To compare mortgage loans, borrowers consider interest rates, terms, characteristics and costs, and other factors that might apply to their individual situations.
Compare Interest Rates
An interest rate is a percentage applied to a loan balance to determine how much the borrower will pay each month to borrow that sum of money.
A lower rate results in a lower payment for the same loan amount. For example, the monthly principal and interest payment for a $250,000 loan with a 4.5 percent interest rate is $1,267. The monthly payment for the same loan with a 5.0 percent interest rate is $1,342.
In addition to the stated rate, which is used to calculate your monthly payment, you’ll want to carefully compare the annual percentage rate, or APR. The APR is a better indication of the true cost of borrowing. For example, if both the 4.5 percent loan and the 5.0 percent loan came with identical costs, the 4.5 percent loan is obviously the better deal. But what if the 5.0 percent loan costs nothing, while the 4.5 percent loan costs $15,000? In this case, the APR for the 5.0 percent loan is 5.0 percent. The APR for the 4.5 percent loan? It’s 5.004 percent. APR allows you to compare loans with different rates and pricing.
The interest rate isn’t the whole picture for someone who wants to compare mortgage loans. It’s also important to compare other factors that might make a lower rate less attractive or a higher rate more appealing.
Compare Loan Terms
In addition to the rate, borrowers should compare home mortgage rate lock periods, repayment periods, mortgage insurance costs, prepayment penalties, discount points and other characteristics.
Rate Lock: A rate lock period refers to how much time the borrower has to close the loan and receive that rate after it has been locked. A longer lock period is more valuable than a shorter one because the longer lock allows the borrower more time to complete the loan process. A lock that expires can sometimes be extended (usually for a fee).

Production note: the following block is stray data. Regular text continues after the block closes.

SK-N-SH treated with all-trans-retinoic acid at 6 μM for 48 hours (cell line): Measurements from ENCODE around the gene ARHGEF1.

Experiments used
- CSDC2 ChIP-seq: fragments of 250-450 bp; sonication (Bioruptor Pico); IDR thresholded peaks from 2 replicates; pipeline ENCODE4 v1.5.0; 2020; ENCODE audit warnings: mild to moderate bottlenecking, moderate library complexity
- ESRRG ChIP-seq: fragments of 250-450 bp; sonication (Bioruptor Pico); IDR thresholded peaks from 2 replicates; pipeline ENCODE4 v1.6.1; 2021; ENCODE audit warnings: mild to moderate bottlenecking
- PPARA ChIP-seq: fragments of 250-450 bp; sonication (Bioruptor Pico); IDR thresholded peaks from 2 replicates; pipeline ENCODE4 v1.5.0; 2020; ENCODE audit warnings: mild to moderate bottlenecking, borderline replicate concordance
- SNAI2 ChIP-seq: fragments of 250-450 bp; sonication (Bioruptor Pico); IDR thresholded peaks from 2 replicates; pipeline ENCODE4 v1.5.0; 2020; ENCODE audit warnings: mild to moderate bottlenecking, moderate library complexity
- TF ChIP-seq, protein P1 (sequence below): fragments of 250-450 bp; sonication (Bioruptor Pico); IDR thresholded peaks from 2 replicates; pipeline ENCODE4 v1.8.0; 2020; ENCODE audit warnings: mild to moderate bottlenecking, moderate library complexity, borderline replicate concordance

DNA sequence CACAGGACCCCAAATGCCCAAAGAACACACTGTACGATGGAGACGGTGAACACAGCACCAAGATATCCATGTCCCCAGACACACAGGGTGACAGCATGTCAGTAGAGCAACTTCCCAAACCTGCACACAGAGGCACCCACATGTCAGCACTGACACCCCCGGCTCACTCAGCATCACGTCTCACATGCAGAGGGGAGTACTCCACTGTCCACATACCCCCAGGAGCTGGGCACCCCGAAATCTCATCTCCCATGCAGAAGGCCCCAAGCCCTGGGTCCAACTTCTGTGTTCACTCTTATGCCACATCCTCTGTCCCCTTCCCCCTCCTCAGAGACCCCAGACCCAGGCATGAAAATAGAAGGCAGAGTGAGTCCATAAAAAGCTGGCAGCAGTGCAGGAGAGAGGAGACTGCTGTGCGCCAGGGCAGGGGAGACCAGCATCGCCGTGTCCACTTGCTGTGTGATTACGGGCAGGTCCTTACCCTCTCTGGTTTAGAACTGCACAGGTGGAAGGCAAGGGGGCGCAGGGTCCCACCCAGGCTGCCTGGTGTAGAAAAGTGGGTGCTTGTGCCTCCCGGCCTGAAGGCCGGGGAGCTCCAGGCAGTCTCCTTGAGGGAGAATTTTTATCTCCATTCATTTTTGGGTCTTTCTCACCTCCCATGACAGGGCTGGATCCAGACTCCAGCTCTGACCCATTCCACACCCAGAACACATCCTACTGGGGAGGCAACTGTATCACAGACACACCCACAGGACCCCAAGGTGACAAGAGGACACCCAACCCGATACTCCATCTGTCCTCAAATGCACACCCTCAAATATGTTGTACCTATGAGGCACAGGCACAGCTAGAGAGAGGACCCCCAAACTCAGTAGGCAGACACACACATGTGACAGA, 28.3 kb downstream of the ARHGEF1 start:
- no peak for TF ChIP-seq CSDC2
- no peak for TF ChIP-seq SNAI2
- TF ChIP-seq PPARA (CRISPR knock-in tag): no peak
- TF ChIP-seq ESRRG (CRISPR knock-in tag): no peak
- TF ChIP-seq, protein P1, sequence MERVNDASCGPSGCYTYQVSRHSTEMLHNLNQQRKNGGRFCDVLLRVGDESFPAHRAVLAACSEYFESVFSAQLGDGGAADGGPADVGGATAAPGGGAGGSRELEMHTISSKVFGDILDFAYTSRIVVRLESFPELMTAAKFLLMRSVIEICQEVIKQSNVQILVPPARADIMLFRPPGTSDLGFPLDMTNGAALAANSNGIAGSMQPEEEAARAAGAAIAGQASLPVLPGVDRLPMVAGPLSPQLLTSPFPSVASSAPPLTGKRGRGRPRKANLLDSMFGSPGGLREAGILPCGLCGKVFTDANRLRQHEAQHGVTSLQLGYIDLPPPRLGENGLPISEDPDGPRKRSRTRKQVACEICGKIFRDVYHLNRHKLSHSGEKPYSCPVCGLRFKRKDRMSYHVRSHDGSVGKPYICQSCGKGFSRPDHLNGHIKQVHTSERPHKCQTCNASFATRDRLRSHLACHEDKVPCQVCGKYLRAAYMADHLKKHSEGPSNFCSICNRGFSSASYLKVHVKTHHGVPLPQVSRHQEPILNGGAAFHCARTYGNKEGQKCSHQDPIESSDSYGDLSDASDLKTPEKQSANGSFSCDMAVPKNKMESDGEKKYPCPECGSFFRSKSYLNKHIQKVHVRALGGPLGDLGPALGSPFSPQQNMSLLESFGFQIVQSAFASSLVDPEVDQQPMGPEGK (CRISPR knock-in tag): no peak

Term: The repayment period (or term) is the number of years over which the loan must be repaid. A longer term comes with a lower payment but higher total interest costs over the life of the loan. A shorter term for the same loan involves a higher payment, but a faster payoff means less interest is paid. Most home loans have a 30-year or 15-year term.
Prepayment Penalty: A prepayment penalty is an extra sum a borrower could be charged to pay off a loan early. “Hard” prepayment penalties are assessed if the loan is repaid ahead of time for any reason — for instance, selling the home. “Soft” prepayment penalties are assessed only if the loan is paid early by a refinance. A loan with a prepayment penalty almost always has a lower interest rate than the same loan without a penalty.
Mortgage Insurance: Mortgage insurance, or MI, is a policy borrowers pay for each month to reduce the lender’s risk. If the borrower defaults (doesn’t pay the mortgage), the insurer reimburses the lender. Mortgage insurance is required for most loans exceeding 80 percent of the purchase price (or property value, for a refinance). Without MI, many people would need a much larger down payment to buy a home.
Adjustments: Fixed rate mortgages (FRMs) have rates that do not change during the life of the loan. They make budgeting easier and are considered safer by many experts. If you plan to keep your loan for many years, an FRM may be less expensive. Adjustable rate mortgages (ARMs) come with lower interest rates upfront, but eventually, they adjust up or down, depending on the economy, at predetermined intervals. ARMs can be much cheaper, though, for those who don’t plan to keep their mortgages for many years.
Compare Loan Costs
All mortgage loans involve fees and costs. Examples include loan origination fees, title search and title insurance costs and appraisal fees.
Lenders are required by federal law to disclose most loan costs to the borrower on what’s known as a Good Faith Estimate (GFE). This standardized form shows the estimated loan costs and explains which can change at closing and which can’t.
Borrowers can use the GFE not only to compare mortgage loans and costs, but also to reconcile the estimated costs to the final costs, which are disclosed on another form known as the HUD-1. HUD refers to the U.S. Department of Housing and Urban Development, which designed the closing document.
The bottom line for borrowers is that to compare mortgage loans, they should consider each loan’s interest rate, characteristics and costs.
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